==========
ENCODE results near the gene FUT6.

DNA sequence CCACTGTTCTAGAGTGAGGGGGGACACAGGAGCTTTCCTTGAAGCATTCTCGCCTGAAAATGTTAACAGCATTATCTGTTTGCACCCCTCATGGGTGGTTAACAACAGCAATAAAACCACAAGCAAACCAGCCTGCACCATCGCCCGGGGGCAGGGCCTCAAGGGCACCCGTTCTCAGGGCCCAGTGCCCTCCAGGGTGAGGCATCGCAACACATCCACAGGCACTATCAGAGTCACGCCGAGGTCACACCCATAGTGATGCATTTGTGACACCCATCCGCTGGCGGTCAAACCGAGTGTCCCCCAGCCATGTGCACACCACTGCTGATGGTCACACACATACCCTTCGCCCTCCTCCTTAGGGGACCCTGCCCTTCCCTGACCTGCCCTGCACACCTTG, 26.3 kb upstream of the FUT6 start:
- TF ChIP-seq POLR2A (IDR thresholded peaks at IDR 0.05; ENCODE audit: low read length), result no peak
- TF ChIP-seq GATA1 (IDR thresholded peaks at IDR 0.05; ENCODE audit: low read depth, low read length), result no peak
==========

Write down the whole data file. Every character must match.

ENCODE results near the gene FUT6.

DNA sequence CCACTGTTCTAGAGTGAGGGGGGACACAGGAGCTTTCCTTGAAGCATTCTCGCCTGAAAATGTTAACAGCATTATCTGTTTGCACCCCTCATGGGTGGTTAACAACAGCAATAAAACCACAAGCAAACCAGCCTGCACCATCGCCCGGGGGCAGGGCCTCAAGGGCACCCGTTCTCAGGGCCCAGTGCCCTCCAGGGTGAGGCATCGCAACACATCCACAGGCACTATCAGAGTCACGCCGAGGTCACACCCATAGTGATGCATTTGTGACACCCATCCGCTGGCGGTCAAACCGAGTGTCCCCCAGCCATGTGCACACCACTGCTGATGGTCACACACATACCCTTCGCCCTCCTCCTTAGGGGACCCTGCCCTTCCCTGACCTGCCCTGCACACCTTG, 26.3 kb upstream of the FUT6 start:
- TF ChIP-seq POLR2A (IDR thresholded peaks at IDR 0.05; ENCODE audit: low read length), result no peak
- TF ChIP-seq GATA1 (IDR thresholded peaks at IDR 0.05; ENCODE audit: low read depth, low read length), result no peak